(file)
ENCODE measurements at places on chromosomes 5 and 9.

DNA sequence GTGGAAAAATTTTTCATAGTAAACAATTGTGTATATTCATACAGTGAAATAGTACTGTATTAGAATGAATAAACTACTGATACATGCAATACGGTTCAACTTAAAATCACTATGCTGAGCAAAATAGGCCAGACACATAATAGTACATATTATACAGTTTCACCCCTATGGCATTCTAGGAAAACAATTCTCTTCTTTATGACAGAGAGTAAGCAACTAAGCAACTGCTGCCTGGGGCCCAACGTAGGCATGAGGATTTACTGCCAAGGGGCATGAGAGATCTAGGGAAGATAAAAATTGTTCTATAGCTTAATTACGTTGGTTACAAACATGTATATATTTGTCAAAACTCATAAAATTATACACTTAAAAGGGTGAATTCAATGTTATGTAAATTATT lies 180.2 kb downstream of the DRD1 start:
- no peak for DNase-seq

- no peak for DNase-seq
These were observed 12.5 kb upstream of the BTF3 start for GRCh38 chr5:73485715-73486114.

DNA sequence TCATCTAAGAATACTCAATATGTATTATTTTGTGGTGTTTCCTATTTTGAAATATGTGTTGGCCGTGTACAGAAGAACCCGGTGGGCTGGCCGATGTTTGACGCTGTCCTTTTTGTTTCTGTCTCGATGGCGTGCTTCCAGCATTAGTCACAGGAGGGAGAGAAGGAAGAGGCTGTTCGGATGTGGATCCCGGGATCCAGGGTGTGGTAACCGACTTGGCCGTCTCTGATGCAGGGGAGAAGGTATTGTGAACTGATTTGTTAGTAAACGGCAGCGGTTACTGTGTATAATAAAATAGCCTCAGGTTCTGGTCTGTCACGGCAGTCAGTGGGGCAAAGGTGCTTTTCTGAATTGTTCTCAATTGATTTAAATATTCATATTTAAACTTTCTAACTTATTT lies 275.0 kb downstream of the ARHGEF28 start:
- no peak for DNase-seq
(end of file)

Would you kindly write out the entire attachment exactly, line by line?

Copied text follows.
ENCODE measurements at places on chromosomes 5 and 9.

DNA sequence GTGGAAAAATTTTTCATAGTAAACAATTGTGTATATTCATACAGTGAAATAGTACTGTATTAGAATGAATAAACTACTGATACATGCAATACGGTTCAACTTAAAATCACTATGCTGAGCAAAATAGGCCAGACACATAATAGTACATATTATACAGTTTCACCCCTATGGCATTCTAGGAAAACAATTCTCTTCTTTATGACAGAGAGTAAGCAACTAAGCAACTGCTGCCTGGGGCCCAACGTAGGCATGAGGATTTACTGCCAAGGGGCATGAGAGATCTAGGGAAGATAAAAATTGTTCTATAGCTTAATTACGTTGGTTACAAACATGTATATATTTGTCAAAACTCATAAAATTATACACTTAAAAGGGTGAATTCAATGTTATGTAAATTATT lies 180.2 kb downstream of the DRD1 start:
- no peak for DNase-seq

- no peak for DNase-seq
These were observed 12.5 kb upstream of the BTF3 start for GRCh38 chr5:73485715-73486114.

DNA sequence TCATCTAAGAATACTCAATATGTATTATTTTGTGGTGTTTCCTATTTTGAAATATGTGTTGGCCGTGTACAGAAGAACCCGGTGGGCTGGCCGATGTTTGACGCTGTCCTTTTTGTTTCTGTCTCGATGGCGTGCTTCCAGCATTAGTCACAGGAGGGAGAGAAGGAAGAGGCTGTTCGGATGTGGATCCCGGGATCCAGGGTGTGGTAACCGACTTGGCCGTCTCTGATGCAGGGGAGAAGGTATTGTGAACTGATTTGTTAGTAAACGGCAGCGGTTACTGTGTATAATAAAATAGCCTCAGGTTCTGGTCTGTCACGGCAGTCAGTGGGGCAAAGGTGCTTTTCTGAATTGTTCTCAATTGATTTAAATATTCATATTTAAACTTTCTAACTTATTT lies 275.0 kb downstream of the ARHGEF28 start:
- no peak for DNase-seq